Those are fine ideas. Unfortunately, they should have been taken before the June tunnel closure. If they’re not implemented rapidly, they may not be enough to satisfy either City Hall or the hundreds of thousands of frustrated riders who rely on Muni every day.

This commentary is from The Chronicle’s editorial board. We invite you to express your views in a letter to the editor. Please submit your letter via our online form: SFChronicle.com/letters.

Please send your letter as we are invited to do. You may also want to suggest some new board directors if you have any in mind as a new one will be appointed very soon.

Fed-up locals are setting electric scooters on fire and burying them at sea

: latimes – excerpt

They’ve been crammed into toilets, tossed off balconies and set on fire. They’ve even been adorned with dangling bags of dog droppings.

As cities like Santa Monica and Beverly Hills struggle to control a rapid proliferation of electric pay-per-minute scooters, some residents are taking matters into their own hands and waging a guerrilla war against the devices. These vandals are destroying or desecrating the vehicles in disturbingly imaginative ways, and celebrating their illegal deeds on social media — in full view of authorities and the public…

In Santa Monica, where Bird is headquartered, City Council members voted to cap the number of scooters on city streets while officials craft longer-term regulations. Beverly Hills officials ordered them banned for six months. Los Angeles City Councilman Paul Koretz asked officials last week to take “all available measures” to outlaw the scooters within the city.

While most tech entrepreneurs expect some criticism and calls for regulation when they introduce new and potentially disruptive products, they don’t necessarily anticipate the outright destruction of their property. They also don’t expect to see such carnage celebrated and encouraged on social media.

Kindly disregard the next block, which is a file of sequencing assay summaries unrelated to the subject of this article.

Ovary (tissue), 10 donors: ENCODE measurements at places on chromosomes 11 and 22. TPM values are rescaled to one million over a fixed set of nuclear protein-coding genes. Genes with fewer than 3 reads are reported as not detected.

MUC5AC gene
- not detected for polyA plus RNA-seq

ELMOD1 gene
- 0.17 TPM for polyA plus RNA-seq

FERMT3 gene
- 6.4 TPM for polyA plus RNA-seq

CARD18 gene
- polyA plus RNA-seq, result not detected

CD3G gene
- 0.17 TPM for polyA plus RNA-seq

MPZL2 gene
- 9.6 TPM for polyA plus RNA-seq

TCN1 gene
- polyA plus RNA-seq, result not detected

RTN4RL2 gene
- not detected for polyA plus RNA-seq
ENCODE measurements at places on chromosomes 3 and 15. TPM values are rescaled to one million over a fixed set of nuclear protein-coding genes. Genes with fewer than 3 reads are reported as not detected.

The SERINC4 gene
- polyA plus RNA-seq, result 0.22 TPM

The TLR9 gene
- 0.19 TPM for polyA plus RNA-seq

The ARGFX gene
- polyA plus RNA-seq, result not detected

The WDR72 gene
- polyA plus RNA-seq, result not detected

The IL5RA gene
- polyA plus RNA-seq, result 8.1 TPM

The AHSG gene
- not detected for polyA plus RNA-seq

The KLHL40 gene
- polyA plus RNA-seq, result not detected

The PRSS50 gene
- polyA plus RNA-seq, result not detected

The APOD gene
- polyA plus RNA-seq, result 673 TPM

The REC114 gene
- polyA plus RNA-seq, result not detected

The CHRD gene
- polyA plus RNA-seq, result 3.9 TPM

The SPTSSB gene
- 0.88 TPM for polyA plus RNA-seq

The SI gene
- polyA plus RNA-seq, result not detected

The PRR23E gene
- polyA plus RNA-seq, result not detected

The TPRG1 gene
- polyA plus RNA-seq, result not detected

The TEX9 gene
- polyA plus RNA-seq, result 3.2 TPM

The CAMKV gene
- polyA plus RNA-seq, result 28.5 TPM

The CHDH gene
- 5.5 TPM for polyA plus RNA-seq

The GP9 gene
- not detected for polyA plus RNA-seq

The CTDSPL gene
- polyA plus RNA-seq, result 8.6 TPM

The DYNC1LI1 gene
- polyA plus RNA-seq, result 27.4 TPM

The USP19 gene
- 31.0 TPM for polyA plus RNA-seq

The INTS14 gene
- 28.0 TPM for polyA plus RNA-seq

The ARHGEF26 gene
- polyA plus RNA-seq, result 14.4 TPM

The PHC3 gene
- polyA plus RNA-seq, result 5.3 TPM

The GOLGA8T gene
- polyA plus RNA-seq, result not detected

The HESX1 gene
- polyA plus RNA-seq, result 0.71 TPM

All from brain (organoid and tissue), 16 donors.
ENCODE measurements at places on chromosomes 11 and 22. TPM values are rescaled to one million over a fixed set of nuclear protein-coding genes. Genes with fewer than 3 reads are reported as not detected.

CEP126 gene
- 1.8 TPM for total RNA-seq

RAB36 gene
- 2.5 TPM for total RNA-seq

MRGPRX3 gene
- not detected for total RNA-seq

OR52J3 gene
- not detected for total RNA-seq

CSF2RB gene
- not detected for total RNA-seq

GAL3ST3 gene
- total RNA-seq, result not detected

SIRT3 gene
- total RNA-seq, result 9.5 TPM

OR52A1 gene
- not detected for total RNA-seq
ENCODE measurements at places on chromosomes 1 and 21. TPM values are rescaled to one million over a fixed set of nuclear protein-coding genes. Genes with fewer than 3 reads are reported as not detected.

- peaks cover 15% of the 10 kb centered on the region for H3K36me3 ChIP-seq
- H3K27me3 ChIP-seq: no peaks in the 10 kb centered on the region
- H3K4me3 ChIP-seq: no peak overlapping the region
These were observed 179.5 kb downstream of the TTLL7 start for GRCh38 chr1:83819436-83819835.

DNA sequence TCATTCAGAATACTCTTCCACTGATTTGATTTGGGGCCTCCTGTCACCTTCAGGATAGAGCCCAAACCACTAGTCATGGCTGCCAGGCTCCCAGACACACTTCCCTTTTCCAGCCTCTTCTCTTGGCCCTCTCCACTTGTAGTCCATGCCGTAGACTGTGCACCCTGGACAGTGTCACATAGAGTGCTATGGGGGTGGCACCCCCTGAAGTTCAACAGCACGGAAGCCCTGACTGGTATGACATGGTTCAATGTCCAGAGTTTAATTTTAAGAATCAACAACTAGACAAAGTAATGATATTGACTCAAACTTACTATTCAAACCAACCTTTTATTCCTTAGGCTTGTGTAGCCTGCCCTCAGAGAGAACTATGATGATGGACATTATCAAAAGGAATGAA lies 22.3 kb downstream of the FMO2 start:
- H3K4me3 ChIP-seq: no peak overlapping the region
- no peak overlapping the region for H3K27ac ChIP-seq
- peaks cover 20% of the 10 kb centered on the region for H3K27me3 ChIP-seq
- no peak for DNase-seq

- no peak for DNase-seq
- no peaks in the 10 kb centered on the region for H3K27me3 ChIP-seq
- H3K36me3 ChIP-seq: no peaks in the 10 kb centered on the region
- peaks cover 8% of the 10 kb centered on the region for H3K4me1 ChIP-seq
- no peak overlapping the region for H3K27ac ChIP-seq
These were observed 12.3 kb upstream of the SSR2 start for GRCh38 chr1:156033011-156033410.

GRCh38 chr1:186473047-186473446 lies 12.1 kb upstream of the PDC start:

Yet mayhem directed at dockless scooters is the order of the day on Instagram’s “Bird Graveyard,” whose contributors relish publishing photos and videos of scooters that have been set aflame, tossed into canals, smeared with feces and snapped into pieces. The account has more than 24,000 followers… (more)

RELATED:

Bird Graveyard

If a bird or lime scooter has died, please send us pictures or video so we can honor its death. RIP https://www.instagram.com/birdgraveyard

Waymo begins experimenting with self-driving taxi prices

By : theverge – excerpt

Alphabet unit is also taking early steps to position itself as a link to public transportation

Waymo, the self-driving unit of Google parent Alphabet, has kept mum about how much it will eventually charge people to ride in its autonomous taxis. But according to Bloomberg, the self-driving company has begun testing out trip fares with its early riders as it moves closer to launching its commercial ride-hailing service in Phoenix.

In interviewing members of Waymo’s “Early Rider” program, reporters from Bloomberg got to see a mock-up of the company’s still-underwraps ride-hailing app, complete with probable fare prices. Waymo insists those numbers are just placeholders, but they would appear to be aligned with preexisting services like Uber and Lyft…

Like its Silicon Valley brethren, Waymo is sensitive to its impact on public transportation and is trying to cushion itself from any possible blowback that suggests it is poaching transit riders or adversely affecting service. Those criticisms have been leveled at companies like Uber and Lyft, and it wouldn’t be a stretch to see Waymo come under scrutiny as well. And with fares as low as Uber and Lyft, it will be hard for Waymo to overcome the argument that it is drawing customers away from public transportation, which could effect how cities fund its buses and rail projects. .. (more)